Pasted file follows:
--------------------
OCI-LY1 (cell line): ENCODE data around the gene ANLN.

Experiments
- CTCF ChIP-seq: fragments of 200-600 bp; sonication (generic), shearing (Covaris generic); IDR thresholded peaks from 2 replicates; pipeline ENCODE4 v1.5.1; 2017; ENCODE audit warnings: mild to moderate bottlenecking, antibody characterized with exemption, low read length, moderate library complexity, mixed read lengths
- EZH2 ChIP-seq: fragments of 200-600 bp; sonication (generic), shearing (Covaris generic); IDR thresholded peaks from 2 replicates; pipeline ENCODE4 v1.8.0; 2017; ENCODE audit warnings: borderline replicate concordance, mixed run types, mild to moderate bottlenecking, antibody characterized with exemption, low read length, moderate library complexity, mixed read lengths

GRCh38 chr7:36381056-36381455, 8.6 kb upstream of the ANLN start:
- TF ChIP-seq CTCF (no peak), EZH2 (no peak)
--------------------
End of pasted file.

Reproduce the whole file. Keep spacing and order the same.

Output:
OCI-LY1 (cell line): ENCODE data around the gene ANLN.

Experiments
- CTCF ChIP-seq: fragments of 200-600 bp; sonication (generic), shearing (Covaris generic); IDR thresholded peaks from 2 replicates; pipeline ENCODE4 v1.5.1; 2017; ENCODE audit warnings: mild to moderate bottlenecking, antibody characterized with exemption, low read length, moderate library complexity, mixed read lengths
- EZH2 ChIP-seq: fragments of 200-600 bp; sonication (generic), shearing (Covaris generic); IDR thresholded peaks from 2 replicates; pipeline ENCODE4 v1.8.0; 2017; ENCODE audit warnings: borderline replicate concordance, mixed run types, mild to moderate bottlenecking, antibody characterized with exemption, low read length, moderate library complexity, mixed read lengths

GRCh38 chr7:36381056-36381455, 8.6 kb upstream of the ANLN start:
- TF ChIP-seq CTCF (no peak), EZH2 (no peak)